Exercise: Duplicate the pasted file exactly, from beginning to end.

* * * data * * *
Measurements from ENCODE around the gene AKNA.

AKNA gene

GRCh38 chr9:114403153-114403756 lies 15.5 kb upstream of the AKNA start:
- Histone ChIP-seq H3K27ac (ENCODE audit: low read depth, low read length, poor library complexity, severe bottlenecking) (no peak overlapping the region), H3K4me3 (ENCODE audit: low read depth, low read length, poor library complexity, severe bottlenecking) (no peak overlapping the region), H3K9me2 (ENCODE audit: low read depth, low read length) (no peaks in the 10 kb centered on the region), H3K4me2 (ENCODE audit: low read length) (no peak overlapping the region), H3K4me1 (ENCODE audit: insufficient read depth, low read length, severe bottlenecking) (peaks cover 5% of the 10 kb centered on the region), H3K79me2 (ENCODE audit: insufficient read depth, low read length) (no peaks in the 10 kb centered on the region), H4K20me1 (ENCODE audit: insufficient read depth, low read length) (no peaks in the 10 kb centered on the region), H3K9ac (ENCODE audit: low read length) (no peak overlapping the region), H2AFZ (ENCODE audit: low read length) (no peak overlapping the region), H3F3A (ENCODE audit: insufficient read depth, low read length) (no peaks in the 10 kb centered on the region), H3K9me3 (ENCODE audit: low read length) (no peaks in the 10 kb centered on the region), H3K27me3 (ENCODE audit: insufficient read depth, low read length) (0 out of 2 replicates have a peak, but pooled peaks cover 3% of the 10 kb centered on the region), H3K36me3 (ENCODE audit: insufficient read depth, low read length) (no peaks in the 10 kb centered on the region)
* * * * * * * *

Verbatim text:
Measurements from ENCODE around the gene AKNA.

AKNA gene

GRCh38 chr9:114403153-114403756 lies 15.5 kb upstream of the AKNA start:
- Histone ChIP-seq H3K27ac (ENCODE audit: low read depth, low read length, poor library complexity, severe bottlenecking) (no peak overlapping the region), H3K4me3 (ENCODE audit: low read depth, low read length, poor library complexity, severe bottlenecking) (no peak overlapping the region), H3K9me2 (ENCODE audit: low read depth, low read length) (no peaks in the 10 kb centered on the region), H3K4me2 (ENCODE audit: low read length) (no peak overlapping the region), H3K4me1 (ENCODE audit: insufficient read depth, low read length, severe bottlenecking) (peaks cover 5% of the 10 kb centered on the region), H3K79me2 (ENCODE audit: insufficient read depth, low read length) (no peaks in the 10 kb centered on the region), H4K20me1 (ENCODE audit: insufficient read depth, low read length) (no peaks in the 10 kb centered on the region), H3K9ac (ENCODE audit: low read length) (no peak overlapping the region), H2AFZ (ENCODE audit: low read length) (no peak overlapping the region), H3F3A (ENCODE audit: insufficient read depth, low read length) (no peaks in the 10 kb centered on the region), H3K9me3 (ENCODE audit: low read length) (no peaks in the 10 kb centered on the region), H3K27me3 (ENCODE audit: insufficient read depth, low read length) (0 out of 2 replicates have a peak, but pooled peaks cover 3% of the 10 kb centered on the region), H3K36me3 (ENCODE audit: insufficient read depth, low read length) (no peaks in the 10 kb centered on the region)